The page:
As regards the holding of cable 2, in these connecting pieces 9a-9b, their ends 21 are crushed, as more especially represented in FIG. 21 in order to impart thereto a grid pattern produced by longitudinal and transverse striations substantially perpendicular to one another.

In one form of embodiment illustrated in FIGS. 1 and 2, body 10a of connecting piece 9a comprises a perpendicularly projecting stud 12 which is designed to cooperate, in mounted position, as will be described subsequently, with an orifice 13 having a shape matching that of stud 12 provided in body 10b of the complementary connecting piece 9b secured to the end of a cable 2, illustrated in FIG. 3.

Thus, according to the invention, it is possible to produce, on the basis of instrument 1, an association of a cable 2 such as the one illustrated in FIGS. 1 and 2 with, a cable such as the one illustrated in FIG. 3. This association is obtained through the the cooperation of stud 12 of body 10a of connecting piece 9a, which comes into position inside orifice 13 provided in body 10b of complementary connecting piece 9b.

Because of this association of two cables, it is possible to produce a connection that enables the surgeon to extract a vein segment using the endo-stripping technique without this necessitating the use of a return wire, which facilitates his work, while limiting the risks run by the patient.

Furthermore, in the event of it being impossible to implement the endo-stripping, through the connection of two cables, instrument 1 according to the invention also makes it possible to implement the exo-stripping technique, in the same direction of traction as that is implemented in the case of the endo-stripping technique, which increases its potential applications while enabling the practitioner to conduct the vein extraction operation under good conditions.

The benefit of using the instrument 1 according to the invention for implementing the exo-stripping technique are appreciable, particularly in the event of a rupture occurring, through the endo-stripping technique, in the area of a collateral vein. It is possible, with the present invention, to retrieve the olive shaped member by means of a return wire, through the incision via which it has been introduced.

In an alternative form of embodiment, there is provided a connecting piece the body 100a of which comprises a stud 120 having cants 220-230, as well as two longitudinal ribs 240a-240b extending on either side of the body, projecting substantially in its median portion. In addition, the end 250 of body 100a of connecting piece 90a also has a cant 260, at an appropiate angle of inclination, for example 58.degree..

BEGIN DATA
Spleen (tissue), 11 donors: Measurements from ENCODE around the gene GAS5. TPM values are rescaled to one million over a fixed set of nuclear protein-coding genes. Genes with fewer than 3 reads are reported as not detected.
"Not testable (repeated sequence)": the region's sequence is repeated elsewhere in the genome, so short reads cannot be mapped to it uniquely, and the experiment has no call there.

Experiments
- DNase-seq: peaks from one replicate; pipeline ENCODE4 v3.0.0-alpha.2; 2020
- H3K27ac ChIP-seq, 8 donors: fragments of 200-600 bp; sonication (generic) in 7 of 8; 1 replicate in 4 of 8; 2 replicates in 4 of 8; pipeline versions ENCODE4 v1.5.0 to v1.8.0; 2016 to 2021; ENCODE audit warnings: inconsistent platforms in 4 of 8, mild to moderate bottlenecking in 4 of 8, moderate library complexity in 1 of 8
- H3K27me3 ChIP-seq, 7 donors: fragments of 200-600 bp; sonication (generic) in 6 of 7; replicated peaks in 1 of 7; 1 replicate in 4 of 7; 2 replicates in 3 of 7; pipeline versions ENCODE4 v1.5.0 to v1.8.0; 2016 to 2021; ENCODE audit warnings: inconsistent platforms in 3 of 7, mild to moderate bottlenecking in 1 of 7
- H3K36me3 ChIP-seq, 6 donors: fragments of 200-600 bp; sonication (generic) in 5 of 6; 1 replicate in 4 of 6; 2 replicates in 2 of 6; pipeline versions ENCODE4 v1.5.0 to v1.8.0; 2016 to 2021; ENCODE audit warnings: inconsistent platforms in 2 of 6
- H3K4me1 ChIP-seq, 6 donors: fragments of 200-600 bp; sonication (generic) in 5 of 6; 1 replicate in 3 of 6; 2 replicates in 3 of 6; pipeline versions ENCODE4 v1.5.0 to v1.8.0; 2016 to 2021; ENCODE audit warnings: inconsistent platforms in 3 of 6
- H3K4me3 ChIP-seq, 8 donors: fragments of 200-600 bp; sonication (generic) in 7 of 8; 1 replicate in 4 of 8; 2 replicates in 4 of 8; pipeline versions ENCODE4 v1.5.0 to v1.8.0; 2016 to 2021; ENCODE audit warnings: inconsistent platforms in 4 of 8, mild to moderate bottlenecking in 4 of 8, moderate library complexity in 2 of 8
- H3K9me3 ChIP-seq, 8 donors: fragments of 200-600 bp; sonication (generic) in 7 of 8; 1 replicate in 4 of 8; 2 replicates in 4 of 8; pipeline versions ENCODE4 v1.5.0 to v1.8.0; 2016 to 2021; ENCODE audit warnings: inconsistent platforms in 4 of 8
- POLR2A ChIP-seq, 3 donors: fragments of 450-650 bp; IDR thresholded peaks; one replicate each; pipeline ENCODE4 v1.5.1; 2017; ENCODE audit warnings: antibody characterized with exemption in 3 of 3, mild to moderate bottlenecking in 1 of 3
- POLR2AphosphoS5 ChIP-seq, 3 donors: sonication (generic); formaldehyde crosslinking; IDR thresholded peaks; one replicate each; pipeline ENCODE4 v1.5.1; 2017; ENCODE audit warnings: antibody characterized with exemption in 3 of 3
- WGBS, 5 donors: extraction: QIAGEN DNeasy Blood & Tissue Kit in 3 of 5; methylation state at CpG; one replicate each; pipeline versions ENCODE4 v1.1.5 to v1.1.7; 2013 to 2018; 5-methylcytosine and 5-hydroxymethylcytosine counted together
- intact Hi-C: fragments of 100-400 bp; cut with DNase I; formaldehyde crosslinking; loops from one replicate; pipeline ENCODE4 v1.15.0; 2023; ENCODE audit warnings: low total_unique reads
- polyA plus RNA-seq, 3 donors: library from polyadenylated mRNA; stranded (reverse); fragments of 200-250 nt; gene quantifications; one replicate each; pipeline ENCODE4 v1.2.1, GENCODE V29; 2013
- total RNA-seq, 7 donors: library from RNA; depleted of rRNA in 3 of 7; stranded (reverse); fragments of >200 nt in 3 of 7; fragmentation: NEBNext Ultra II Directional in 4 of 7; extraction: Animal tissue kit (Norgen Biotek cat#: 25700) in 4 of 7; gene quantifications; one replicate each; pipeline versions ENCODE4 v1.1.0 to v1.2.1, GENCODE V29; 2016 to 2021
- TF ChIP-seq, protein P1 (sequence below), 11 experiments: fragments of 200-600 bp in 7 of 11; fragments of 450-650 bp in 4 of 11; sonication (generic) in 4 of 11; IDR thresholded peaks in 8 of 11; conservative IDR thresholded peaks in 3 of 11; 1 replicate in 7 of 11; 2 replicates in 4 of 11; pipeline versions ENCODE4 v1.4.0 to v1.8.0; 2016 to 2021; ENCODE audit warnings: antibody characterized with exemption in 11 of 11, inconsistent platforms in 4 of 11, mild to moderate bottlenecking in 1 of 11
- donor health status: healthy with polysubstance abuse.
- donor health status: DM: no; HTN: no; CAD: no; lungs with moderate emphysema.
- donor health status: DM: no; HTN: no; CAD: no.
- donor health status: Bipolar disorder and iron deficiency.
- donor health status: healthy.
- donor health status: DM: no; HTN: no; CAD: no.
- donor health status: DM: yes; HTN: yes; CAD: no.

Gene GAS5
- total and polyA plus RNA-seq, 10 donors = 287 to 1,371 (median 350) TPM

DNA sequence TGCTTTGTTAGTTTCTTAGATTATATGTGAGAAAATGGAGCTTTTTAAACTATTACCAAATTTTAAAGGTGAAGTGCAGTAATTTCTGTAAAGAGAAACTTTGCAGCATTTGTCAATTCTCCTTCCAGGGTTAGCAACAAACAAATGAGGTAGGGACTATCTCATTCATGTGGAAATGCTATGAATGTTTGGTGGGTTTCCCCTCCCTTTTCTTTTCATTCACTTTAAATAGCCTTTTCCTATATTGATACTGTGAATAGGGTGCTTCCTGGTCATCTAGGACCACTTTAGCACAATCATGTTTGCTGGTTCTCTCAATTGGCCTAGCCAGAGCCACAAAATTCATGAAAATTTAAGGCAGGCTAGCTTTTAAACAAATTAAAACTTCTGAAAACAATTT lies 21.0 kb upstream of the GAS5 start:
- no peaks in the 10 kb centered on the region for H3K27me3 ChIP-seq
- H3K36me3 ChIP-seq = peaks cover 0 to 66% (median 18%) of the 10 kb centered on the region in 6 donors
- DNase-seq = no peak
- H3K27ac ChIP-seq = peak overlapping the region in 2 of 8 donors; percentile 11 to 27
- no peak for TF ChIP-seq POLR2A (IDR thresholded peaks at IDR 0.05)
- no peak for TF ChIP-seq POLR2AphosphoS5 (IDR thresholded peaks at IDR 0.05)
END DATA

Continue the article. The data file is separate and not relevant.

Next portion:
Body 100b of connecting piece 90b comprises an oblong orifice 130 the shape of which matches that of stud 120 and which is designed to receive it in order to ensure the association of the two cables. Furthermore, body 100b of connecting piece 90b has cants 270 at an angle of inclination matching that of cant 260.

In this form of embodiment, the two cables are associated by the snap fastening of stud 120 into orifice 130, and this operation is facilitated, in particular, via ribs 240a-240b, which also, moreover, enable the matching pieces, male and female respectively, 90a-90b to be held relative to one another. Furthermore, these cants 260-270 also facilitate the removal of the stud from the orifice when it is desired to dissociate the two cables 200.

In an alternative form of embodiment illustrated in FIG. 22, the body 300a of piece 190a, at one of its ends, has a threaded portion 310 of a given pitch. In this case, body 300b of complementary connecting piece 190b comprises, at one of its ends, a tapped portion 320 having a given pitch matching that of threaded portion 310 so as to enable these two pieces, 190a-190b, to be rendered integral with one another when the two cables are assembled.

One could, of course, also contemplate joining the two complementary pieces using any appropriate means that ensures suitable retention and holding compatible with the use of the device.

Thus, as illustrated in FIG. 21, body 10b of piece 9b comprises an end piece 22 having an appropriate shape according to the applications concerned, such as, for example, that of a rounded truncated cone suitable for cooperating by snap fastening with an orifice 23 of matching shape provided in body 10a of piece 9a.

Instrument 1 of the invention also comprises an olive shaped member 14, as illustrated in FIGS. 9 and 10, which is substantially frustoconical in shape and which is made of a plastic material or a metallic material suitable for such medical applications. This olive shaped member 14 has a body 15 inside which is provided a bore 16 permitting its cooperation with, and installation on, the connecting pieces 9a-9b. Bore 16 of olive-shaped member 14 slidably receives the connecting pieces 9a-9b therein. The cable 2 attached to the connecting pieces 9a-9b extends outwardly of bore 16.